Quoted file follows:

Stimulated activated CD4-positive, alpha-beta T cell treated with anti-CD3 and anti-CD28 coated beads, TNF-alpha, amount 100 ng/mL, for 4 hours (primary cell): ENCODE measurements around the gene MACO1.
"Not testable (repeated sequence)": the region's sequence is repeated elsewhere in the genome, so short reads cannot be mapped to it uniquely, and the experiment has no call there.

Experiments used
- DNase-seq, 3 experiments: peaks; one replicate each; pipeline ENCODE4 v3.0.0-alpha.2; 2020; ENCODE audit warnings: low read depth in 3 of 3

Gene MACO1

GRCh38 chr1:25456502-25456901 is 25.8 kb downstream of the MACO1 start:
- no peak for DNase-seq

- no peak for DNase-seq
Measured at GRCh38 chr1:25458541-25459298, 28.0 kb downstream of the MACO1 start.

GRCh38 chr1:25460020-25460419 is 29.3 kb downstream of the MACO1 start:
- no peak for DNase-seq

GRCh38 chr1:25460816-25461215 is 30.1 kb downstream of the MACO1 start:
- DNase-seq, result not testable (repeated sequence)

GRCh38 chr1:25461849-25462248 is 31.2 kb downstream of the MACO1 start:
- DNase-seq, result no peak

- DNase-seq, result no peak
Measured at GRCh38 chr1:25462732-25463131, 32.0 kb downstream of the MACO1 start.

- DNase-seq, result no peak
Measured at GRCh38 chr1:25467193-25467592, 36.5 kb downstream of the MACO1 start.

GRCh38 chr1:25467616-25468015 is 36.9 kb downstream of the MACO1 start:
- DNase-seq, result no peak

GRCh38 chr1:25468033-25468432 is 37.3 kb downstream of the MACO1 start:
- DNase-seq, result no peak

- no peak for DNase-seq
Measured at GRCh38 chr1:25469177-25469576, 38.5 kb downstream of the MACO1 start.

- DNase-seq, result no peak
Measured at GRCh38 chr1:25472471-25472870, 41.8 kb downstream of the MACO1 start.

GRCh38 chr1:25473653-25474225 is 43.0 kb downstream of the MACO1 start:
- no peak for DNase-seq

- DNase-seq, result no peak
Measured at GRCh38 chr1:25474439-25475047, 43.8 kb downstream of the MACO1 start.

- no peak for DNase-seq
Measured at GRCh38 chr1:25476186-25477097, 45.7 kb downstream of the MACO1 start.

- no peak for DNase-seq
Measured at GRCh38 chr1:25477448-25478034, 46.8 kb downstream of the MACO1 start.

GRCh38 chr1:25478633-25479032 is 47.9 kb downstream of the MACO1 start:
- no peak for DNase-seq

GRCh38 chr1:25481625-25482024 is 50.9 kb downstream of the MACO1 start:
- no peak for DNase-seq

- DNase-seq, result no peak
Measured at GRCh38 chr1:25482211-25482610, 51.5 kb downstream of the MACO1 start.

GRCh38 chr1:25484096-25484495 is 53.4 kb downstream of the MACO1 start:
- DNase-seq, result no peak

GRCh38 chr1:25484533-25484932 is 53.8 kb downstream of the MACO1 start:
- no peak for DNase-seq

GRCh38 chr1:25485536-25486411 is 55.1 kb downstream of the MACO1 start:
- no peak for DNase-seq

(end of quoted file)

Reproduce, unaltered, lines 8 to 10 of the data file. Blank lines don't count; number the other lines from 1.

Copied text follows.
- no peak for DNase-seq
Measured at GRCh38 chr1:25458541-25459298, 28.0 kb downstream of the MACO1 start.

GRCh38 chr1:25460020-25460419 is 29.3 kb downstream of the MACO1 start: